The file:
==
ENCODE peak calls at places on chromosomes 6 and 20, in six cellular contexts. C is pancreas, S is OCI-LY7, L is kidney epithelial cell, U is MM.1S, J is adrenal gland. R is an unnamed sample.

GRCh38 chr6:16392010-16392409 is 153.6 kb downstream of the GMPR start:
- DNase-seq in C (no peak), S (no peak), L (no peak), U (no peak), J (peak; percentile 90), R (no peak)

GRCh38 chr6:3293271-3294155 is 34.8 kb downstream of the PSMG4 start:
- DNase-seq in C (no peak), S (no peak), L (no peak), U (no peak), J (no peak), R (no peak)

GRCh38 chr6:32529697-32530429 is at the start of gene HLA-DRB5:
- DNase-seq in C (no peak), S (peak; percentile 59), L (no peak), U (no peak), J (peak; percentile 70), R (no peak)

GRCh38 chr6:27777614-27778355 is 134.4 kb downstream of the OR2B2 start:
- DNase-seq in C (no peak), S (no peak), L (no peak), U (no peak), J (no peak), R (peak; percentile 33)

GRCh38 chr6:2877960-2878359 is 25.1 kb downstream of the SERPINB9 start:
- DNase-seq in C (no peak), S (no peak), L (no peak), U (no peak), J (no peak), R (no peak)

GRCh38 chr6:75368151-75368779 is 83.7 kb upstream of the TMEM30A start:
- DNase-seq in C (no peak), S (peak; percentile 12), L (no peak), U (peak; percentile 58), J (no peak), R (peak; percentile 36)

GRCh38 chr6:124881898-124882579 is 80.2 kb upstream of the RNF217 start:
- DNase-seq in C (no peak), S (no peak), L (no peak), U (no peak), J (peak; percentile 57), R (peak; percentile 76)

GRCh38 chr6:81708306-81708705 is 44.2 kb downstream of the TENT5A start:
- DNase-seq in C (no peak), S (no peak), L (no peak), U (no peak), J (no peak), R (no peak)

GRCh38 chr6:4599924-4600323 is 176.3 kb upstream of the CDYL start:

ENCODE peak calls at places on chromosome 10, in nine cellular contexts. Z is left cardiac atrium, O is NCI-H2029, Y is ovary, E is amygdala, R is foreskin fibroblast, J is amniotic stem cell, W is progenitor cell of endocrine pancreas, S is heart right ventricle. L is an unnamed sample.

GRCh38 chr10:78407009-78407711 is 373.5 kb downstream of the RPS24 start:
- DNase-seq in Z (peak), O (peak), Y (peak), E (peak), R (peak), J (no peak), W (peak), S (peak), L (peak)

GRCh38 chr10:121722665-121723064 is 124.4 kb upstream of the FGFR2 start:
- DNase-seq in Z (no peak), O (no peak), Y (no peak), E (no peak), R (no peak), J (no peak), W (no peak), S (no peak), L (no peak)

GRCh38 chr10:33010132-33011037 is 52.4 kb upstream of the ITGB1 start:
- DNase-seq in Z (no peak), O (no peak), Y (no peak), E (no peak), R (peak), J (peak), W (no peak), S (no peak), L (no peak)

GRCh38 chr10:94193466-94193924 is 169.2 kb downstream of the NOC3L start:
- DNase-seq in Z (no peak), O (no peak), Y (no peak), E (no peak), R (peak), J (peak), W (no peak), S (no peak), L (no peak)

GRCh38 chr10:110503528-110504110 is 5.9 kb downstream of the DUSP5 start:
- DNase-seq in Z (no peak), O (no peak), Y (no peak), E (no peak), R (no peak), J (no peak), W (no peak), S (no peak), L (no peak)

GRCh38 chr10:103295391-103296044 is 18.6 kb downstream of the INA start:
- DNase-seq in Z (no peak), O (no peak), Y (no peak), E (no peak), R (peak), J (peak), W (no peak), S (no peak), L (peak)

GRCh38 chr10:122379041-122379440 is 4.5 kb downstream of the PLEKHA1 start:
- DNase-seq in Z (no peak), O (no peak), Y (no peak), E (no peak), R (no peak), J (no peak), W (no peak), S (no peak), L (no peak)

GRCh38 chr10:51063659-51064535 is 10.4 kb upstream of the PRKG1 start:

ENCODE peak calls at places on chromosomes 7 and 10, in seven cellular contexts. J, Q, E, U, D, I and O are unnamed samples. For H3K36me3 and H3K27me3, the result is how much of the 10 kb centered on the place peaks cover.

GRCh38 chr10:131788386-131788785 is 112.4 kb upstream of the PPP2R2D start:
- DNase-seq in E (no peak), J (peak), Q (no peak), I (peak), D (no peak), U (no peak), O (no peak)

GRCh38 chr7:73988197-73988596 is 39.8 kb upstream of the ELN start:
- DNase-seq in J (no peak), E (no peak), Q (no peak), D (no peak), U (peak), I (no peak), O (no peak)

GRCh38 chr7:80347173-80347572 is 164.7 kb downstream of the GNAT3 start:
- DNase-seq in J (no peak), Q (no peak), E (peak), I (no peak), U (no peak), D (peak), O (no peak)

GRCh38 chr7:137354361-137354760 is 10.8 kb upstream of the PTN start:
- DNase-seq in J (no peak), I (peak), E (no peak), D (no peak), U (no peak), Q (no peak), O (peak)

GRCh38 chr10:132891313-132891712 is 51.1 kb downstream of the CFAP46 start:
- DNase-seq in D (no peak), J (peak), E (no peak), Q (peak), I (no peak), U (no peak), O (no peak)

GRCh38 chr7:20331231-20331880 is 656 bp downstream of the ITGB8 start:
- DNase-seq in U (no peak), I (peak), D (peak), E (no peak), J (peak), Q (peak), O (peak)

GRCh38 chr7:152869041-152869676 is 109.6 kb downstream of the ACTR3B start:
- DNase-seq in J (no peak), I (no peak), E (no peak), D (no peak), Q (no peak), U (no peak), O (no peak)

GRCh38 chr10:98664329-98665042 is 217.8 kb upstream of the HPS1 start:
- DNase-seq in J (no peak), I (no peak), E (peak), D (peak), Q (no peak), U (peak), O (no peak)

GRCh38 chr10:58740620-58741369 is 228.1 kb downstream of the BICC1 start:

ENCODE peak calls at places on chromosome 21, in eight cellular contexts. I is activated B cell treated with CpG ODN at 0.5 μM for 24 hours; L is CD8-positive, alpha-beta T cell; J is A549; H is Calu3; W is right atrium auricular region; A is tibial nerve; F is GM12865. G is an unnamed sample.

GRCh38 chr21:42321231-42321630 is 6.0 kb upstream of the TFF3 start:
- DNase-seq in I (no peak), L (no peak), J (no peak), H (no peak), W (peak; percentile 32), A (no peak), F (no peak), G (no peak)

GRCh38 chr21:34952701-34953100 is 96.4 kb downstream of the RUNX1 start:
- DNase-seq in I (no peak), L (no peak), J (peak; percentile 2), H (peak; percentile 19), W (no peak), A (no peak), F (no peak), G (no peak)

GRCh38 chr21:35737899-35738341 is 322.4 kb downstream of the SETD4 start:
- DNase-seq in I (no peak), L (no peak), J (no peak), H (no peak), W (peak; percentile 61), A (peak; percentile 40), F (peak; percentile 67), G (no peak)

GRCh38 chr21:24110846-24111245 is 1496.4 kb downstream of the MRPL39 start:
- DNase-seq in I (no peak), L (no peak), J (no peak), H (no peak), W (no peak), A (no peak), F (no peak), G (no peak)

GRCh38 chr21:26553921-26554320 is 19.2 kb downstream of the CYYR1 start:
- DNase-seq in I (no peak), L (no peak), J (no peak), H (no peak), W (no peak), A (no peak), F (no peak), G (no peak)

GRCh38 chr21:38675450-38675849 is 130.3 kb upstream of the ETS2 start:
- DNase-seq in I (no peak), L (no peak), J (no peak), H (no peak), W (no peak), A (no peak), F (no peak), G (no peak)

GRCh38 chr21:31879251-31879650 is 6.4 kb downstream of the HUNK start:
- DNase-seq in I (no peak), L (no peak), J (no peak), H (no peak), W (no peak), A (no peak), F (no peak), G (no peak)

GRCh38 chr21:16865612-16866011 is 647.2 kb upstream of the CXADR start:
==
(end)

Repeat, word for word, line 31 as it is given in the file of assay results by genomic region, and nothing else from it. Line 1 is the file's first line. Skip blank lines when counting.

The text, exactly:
- DNase-seq in Z (no peak), O (no peak), Y (no peak), E (no peak), R (peak), J (peak), W (no peak), S (no peak), L (peak)